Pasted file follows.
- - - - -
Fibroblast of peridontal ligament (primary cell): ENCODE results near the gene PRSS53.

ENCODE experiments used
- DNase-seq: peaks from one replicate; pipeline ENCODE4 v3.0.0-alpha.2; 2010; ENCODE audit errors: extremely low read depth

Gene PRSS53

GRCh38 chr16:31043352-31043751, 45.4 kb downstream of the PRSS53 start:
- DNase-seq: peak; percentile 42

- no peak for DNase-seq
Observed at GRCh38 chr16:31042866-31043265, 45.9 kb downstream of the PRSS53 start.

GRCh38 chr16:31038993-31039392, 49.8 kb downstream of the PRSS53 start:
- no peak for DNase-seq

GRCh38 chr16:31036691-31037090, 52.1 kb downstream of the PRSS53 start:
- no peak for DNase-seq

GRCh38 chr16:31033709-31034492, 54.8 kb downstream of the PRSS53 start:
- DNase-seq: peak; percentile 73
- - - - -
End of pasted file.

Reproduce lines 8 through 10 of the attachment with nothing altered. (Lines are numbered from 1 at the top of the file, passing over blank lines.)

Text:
Observed at GRCh38 chr16:31042866-31043265, 45.9 kb downstream of the PRSS53 start.

GRCh38 chr16:31038993-31039392, 49.8 kb downstream of the PRSS53 start:
- no peak for DNase-seq